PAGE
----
Hugo Junkers was already engaged in the field of engine designs during his educational period at the University of Aachen before WW I.
In 1902 he established the Versuchsanstalt fur Olmotoren at Aachen.
Junkers' main approach was heading for the development of an oil engine and in June 1913 he founded the
Junkers Motorenwerke at Magdeburg, where he wanted to realize the theoretical approaches of his
Aachen period. Due to the development of WW I this facility was closed in 1915 and Junkers concentrated more in the field of aircraft design.
After the end of WW I Junkers returned to the engine development and in 1919 the second approach was made for the establishment of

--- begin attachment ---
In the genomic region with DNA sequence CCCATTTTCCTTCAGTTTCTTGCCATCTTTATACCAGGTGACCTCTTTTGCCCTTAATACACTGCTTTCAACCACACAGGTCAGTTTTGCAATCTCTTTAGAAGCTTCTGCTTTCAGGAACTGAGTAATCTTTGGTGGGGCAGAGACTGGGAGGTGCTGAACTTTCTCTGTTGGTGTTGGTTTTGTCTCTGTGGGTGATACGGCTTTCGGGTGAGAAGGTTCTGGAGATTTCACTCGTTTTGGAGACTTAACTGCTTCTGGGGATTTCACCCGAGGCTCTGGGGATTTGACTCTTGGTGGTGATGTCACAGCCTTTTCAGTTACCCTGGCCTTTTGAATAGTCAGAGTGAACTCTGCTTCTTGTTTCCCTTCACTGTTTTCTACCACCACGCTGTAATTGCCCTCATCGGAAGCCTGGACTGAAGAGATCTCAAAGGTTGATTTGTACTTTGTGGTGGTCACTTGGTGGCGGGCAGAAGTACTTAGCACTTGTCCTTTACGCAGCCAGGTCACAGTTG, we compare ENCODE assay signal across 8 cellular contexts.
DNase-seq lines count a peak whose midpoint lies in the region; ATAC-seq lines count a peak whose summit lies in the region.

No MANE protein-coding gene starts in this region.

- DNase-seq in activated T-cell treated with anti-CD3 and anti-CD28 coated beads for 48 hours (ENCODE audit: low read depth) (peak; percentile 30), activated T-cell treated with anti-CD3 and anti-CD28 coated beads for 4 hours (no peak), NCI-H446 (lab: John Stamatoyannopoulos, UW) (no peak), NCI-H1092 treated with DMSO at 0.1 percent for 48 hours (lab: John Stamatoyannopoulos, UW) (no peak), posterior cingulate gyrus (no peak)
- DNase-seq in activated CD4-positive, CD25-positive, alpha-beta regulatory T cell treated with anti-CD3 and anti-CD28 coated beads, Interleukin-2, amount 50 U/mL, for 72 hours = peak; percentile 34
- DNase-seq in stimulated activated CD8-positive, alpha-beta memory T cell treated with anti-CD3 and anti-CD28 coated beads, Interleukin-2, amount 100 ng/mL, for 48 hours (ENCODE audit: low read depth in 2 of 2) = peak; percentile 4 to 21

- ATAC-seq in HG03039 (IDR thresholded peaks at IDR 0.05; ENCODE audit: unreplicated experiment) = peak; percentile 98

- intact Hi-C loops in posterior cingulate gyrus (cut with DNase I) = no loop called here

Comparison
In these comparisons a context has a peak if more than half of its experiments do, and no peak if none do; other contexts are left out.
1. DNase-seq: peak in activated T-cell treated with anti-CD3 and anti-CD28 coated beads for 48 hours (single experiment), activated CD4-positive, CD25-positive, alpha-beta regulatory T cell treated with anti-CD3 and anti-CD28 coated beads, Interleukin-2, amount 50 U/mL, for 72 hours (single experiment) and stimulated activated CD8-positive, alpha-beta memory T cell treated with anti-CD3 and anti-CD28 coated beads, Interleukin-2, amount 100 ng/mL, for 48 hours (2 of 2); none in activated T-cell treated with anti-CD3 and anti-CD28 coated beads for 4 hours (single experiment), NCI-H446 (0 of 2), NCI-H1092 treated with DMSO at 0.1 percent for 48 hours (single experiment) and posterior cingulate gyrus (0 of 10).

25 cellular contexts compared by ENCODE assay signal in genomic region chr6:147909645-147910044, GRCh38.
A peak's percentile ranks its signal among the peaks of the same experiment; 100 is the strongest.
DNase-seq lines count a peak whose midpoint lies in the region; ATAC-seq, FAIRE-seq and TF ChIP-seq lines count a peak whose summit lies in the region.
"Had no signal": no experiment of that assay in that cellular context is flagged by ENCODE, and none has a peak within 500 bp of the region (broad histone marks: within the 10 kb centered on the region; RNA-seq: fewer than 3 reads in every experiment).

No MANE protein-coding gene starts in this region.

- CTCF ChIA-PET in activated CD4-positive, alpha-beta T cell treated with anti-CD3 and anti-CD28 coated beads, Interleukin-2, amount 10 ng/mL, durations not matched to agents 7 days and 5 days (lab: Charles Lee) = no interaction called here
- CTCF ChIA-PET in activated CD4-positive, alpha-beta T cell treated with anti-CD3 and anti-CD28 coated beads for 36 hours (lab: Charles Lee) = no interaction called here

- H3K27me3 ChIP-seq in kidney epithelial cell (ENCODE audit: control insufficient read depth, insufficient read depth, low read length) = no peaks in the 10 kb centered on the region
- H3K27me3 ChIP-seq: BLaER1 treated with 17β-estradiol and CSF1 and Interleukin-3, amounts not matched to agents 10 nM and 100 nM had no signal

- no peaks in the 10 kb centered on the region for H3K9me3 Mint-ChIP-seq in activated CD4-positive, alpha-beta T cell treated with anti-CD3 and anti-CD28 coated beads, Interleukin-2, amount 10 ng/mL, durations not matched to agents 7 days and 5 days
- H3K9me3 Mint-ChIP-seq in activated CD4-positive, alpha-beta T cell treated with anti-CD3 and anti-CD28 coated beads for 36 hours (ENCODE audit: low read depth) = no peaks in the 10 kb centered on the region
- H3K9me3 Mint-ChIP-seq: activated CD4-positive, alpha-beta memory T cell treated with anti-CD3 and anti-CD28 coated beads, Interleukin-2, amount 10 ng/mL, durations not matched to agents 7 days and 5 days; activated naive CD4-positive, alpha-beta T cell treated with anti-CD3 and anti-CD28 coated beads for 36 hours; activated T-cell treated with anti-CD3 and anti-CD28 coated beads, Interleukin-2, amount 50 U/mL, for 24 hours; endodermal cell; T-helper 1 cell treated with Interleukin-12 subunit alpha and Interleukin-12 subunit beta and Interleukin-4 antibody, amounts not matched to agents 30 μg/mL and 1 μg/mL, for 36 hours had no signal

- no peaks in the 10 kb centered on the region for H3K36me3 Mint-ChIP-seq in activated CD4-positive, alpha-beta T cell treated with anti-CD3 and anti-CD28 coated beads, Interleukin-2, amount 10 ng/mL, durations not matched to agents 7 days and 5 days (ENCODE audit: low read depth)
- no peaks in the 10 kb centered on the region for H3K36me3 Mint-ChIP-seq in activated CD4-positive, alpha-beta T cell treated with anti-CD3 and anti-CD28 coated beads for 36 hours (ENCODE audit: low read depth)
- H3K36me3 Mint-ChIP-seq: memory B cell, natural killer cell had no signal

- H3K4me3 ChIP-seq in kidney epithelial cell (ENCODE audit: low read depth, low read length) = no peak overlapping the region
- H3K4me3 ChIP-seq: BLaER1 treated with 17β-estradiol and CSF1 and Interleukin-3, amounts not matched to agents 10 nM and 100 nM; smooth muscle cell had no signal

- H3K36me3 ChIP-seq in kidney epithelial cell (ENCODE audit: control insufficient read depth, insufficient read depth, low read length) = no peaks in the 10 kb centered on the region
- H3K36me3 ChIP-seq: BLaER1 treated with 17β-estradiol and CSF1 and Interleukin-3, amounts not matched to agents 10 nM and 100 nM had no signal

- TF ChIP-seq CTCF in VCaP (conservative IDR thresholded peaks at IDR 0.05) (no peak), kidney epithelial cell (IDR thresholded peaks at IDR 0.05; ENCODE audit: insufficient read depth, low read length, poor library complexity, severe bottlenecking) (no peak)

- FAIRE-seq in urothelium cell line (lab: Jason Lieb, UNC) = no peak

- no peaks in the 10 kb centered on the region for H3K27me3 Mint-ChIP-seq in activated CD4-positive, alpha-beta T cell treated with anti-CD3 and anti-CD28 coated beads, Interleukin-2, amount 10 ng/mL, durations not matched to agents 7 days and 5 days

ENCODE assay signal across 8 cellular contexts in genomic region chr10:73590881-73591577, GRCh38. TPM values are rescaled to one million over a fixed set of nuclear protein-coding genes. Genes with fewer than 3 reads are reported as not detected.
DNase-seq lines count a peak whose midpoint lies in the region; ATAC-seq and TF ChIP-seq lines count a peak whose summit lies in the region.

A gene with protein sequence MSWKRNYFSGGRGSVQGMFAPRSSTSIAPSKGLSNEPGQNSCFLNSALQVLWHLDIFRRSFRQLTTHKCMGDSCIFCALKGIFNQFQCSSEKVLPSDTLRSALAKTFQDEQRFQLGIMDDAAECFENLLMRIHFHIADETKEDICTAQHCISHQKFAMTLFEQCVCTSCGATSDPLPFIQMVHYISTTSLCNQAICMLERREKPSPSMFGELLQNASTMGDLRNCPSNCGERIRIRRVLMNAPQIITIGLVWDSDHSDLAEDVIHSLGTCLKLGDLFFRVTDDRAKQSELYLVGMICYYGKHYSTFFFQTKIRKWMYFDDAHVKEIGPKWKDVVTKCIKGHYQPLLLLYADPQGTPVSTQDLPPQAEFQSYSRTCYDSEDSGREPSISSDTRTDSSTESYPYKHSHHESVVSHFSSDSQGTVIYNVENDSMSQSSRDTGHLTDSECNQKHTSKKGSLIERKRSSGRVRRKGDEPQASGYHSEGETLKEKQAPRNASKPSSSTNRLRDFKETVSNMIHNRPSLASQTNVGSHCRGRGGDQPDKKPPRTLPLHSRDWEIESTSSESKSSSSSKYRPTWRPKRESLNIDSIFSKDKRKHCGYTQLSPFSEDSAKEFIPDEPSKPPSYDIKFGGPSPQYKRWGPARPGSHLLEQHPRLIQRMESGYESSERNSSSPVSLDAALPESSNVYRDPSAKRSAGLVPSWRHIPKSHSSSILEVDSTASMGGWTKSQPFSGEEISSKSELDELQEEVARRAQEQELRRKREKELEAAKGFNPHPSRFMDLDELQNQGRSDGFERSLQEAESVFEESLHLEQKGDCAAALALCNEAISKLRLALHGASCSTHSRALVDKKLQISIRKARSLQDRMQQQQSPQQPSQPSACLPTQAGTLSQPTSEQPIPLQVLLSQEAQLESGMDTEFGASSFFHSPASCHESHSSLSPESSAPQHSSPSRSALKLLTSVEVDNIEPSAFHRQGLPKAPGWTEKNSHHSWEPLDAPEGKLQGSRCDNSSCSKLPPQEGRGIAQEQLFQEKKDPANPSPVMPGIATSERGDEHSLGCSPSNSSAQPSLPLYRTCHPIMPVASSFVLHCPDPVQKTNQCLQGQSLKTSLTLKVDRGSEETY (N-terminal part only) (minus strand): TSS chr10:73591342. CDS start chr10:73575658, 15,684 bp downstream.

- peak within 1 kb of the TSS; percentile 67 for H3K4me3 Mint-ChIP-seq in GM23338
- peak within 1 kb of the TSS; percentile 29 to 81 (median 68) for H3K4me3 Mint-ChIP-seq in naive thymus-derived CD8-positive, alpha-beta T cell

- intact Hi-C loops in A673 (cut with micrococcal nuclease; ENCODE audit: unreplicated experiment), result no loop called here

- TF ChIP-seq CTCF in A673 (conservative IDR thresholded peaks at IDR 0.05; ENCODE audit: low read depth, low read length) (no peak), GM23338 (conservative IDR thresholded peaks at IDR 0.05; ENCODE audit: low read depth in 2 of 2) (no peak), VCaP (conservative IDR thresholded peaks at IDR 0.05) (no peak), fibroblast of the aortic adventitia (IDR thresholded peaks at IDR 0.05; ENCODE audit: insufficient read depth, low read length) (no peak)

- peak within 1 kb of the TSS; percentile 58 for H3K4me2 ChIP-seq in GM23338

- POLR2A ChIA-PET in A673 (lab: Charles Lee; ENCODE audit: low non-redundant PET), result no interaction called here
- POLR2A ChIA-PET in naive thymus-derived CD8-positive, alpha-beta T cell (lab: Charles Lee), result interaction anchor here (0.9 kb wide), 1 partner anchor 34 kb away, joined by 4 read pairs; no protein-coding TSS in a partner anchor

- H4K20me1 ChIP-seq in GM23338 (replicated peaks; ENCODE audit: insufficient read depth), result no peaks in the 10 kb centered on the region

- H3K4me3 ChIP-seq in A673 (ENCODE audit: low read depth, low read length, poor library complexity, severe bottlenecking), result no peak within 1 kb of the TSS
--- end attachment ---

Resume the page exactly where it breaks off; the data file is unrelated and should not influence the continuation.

an engine facility with the foundation of Junkers Motorenwerke AG (Jumo) at Dessau.
Jumo was responsible for the design and production of the L2 to L5 engines, which were used in the F13s and G24s,
as well as the larger oil engines L55 and L88, which were used for G38. Later the famous Jumo engines followed.
Since 1939 the responsibility for the engine design was transfered to the Otto-Mader Werke,
while the Junkers Flugzeug- und Motorenwerke were responsible for the serial engine productioon.
The following text concentrates on that part of Hugo Junkers' work and the developments of Junkers Motorenwerke until the end of WW II.